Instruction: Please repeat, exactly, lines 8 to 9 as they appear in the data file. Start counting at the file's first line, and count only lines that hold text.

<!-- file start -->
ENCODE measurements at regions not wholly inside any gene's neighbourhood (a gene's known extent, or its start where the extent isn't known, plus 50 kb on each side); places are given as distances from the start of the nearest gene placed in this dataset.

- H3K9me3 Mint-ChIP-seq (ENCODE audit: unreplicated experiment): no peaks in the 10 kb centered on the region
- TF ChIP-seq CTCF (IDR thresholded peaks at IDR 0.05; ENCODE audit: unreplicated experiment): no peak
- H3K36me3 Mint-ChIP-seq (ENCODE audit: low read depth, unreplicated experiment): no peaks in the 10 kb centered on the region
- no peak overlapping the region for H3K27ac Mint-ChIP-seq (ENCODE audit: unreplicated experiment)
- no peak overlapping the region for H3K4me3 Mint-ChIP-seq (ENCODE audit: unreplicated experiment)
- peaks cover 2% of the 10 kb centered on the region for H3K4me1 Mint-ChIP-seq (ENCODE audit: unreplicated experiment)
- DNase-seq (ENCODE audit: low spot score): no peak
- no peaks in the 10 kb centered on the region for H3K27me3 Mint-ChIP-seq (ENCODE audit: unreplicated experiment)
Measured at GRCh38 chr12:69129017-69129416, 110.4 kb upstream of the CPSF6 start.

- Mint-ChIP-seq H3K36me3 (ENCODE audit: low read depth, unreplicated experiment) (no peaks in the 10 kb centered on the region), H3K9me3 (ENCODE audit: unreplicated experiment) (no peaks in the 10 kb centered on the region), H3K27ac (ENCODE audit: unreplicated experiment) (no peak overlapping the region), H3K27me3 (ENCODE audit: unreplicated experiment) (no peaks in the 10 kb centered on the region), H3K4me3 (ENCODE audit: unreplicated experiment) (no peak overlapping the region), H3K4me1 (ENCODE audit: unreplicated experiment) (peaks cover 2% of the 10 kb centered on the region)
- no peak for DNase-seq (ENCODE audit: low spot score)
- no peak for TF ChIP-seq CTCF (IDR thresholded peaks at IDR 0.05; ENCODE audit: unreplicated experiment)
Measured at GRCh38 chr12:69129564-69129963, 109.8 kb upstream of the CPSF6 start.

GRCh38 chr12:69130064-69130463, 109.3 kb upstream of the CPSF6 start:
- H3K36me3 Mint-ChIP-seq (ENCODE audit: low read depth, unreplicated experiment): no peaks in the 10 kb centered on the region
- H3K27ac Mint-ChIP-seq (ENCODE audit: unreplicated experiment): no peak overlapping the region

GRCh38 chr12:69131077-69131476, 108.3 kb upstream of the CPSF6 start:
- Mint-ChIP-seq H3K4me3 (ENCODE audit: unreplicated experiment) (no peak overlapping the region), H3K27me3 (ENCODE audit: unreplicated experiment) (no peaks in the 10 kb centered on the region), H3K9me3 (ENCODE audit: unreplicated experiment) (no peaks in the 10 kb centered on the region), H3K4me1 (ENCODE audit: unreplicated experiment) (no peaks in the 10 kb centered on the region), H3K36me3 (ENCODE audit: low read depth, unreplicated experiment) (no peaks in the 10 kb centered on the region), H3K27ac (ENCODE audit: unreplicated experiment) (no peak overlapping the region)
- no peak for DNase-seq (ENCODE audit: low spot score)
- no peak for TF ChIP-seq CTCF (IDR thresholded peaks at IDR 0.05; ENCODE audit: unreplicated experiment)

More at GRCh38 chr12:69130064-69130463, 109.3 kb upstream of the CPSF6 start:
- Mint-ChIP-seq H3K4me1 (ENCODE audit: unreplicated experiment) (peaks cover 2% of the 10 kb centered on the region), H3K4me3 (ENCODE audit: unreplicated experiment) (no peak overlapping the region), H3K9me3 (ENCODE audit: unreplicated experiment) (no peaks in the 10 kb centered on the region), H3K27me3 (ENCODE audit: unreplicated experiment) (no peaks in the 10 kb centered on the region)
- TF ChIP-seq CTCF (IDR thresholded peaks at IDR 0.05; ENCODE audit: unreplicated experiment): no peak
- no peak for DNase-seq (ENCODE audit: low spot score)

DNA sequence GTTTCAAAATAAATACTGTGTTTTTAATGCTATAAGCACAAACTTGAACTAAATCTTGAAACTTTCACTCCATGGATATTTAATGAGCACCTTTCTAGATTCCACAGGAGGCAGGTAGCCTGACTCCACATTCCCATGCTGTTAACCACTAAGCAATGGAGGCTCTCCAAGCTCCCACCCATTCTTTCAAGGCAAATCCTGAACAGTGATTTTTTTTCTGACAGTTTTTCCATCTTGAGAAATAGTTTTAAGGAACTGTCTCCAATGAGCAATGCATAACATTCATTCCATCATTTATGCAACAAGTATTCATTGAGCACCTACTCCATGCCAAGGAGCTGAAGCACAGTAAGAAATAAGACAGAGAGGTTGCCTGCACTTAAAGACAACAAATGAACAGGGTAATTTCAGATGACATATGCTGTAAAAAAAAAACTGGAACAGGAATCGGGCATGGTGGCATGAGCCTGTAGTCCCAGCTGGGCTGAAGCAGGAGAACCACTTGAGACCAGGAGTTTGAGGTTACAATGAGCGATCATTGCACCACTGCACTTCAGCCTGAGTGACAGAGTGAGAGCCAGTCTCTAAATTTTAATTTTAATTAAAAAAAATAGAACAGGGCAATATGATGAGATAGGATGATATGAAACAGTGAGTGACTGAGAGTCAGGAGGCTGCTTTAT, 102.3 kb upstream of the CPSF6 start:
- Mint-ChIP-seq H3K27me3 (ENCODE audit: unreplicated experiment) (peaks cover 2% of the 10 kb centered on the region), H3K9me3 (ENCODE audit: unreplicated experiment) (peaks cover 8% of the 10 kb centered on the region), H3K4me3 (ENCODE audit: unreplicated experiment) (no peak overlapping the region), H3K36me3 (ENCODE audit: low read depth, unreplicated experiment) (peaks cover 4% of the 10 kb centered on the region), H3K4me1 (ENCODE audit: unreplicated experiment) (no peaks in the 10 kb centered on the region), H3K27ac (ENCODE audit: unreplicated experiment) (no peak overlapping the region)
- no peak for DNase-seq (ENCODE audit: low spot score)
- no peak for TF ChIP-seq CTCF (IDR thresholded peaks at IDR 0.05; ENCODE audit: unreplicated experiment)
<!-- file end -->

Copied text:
- DNase-seq (ENCODE audit: low spot score): no peak
- no peaks in the 10 kb centered on the region for H3K27me3 Mint-ChIP-seq (ENCODE audit: unreplicated experiment)